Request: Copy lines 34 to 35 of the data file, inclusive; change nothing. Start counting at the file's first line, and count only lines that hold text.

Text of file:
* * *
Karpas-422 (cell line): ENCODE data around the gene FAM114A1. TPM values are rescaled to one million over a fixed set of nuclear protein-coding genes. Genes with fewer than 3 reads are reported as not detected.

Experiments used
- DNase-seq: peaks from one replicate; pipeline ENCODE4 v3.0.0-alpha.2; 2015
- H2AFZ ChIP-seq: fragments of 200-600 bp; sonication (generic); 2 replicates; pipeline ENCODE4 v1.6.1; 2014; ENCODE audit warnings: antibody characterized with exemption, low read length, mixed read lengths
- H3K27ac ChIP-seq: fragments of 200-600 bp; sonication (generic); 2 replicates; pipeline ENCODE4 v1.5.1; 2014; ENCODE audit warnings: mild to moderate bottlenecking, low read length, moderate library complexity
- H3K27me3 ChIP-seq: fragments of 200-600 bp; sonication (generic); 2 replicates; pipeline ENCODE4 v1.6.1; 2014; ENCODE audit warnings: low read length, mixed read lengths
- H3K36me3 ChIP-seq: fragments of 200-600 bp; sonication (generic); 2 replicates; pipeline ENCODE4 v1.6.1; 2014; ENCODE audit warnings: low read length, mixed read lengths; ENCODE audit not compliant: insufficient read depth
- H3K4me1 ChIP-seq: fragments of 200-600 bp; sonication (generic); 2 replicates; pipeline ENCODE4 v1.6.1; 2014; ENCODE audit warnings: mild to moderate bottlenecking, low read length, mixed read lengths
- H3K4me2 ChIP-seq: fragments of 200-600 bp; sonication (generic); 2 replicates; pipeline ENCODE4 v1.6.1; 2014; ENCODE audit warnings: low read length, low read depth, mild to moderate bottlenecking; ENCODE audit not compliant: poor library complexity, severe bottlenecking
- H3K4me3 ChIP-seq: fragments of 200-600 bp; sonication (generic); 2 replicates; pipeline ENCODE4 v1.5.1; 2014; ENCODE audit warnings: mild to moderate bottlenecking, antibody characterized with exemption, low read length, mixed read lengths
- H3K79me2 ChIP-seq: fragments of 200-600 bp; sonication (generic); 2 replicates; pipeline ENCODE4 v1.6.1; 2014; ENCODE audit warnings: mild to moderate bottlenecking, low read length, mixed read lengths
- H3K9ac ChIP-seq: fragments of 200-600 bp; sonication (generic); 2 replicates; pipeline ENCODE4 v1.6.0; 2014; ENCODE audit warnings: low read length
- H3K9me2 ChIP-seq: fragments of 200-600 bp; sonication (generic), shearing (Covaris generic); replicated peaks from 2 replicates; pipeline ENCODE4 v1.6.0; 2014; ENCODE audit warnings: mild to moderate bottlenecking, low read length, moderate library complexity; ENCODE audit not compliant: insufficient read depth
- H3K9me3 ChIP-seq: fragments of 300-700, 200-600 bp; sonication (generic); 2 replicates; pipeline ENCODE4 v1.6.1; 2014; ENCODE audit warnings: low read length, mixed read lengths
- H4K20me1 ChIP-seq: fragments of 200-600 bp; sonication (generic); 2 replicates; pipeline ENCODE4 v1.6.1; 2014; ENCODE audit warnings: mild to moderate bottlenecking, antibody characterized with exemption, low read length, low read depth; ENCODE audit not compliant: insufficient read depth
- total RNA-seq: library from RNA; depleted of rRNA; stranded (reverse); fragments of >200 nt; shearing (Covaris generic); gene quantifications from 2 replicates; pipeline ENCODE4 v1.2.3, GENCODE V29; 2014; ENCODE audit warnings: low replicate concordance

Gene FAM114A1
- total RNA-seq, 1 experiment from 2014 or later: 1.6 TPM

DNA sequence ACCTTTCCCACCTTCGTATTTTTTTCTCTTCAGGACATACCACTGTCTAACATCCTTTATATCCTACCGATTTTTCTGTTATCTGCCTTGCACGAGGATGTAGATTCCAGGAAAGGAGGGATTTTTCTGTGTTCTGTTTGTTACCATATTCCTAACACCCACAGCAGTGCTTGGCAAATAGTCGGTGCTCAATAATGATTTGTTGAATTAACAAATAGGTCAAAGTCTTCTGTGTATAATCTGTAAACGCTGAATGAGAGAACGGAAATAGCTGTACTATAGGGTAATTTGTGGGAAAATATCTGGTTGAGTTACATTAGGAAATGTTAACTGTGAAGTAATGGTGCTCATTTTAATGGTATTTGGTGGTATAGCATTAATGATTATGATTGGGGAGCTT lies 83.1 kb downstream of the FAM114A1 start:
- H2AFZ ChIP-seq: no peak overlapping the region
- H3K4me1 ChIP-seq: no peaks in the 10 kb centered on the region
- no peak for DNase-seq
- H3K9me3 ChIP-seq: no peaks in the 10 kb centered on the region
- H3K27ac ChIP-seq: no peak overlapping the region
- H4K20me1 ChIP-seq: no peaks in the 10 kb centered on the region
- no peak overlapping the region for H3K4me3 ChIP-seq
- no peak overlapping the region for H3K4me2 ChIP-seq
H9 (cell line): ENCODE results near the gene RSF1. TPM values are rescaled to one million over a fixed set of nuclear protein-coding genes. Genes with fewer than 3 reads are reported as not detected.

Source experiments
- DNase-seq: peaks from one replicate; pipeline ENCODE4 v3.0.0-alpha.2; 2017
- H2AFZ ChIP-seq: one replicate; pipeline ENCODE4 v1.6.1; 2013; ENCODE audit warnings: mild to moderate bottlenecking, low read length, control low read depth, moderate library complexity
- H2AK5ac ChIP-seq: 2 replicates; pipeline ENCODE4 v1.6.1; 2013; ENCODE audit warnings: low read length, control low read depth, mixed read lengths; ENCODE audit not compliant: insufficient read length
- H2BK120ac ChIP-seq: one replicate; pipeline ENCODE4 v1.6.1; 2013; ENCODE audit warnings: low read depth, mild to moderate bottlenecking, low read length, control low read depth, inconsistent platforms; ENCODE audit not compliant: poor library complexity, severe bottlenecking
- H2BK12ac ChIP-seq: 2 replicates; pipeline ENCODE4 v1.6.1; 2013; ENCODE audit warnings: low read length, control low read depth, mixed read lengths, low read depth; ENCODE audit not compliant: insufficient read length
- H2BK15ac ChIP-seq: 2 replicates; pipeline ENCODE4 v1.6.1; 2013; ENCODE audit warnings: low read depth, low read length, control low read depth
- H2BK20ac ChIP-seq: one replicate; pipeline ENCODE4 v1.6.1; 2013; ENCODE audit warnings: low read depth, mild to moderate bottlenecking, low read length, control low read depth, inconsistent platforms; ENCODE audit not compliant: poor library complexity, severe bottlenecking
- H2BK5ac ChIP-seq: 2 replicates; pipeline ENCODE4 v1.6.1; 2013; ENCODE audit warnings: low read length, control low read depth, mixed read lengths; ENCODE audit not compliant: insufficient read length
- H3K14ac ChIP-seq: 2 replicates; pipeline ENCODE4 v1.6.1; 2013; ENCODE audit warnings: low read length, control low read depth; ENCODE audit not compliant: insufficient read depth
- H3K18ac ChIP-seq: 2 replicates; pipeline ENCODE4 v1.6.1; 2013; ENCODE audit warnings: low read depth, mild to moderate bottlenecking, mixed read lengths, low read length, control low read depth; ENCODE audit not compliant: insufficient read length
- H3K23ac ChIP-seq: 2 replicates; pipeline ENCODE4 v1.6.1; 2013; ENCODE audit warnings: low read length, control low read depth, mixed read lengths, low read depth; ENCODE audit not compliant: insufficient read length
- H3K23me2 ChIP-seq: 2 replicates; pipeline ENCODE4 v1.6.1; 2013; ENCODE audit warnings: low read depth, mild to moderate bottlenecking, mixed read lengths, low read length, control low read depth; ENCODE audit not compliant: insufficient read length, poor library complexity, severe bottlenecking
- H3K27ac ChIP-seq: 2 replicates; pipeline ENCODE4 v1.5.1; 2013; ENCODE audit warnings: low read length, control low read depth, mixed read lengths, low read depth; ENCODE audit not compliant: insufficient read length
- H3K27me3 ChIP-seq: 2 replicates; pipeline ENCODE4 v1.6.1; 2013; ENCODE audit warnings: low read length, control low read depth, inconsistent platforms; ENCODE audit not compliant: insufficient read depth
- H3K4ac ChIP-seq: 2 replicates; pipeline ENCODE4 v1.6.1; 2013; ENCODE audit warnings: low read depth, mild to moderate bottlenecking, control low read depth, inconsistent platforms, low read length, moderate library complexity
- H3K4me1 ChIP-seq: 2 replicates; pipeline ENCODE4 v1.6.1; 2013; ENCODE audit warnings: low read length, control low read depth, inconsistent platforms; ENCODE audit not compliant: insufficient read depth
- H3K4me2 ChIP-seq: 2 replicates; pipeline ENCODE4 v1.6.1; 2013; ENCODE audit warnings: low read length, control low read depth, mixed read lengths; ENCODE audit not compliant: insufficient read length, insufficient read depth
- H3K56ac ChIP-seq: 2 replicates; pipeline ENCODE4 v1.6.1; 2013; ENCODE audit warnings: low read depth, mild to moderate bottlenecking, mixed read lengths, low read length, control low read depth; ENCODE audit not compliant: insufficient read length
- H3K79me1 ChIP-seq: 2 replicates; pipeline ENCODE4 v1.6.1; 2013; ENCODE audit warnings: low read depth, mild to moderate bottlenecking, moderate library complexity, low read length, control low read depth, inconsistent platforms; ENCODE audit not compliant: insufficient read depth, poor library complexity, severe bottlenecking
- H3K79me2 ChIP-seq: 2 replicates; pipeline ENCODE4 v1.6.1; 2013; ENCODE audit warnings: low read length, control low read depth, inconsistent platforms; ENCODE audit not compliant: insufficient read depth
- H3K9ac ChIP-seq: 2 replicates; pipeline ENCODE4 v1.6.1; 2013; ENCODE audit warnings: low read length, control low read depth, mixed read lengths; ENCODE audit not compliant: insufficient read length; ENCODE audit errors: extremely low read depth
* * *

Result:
- H2BK12ac ChIP-seq: 2 replicates; pipeline ENCODE4 v1.6.1; 2013; ENCODE audit warnings: low read length, control low read depth, mixed read lengths, low read depth; ENCODE audit not compliant: insufficient read length
- H2BK15ac ChIP-seq: 2 replicates; pipeline ENCODE4 v1.6.1; 2013; ENCODE audit warnings: low read depth, low read length, control low read depth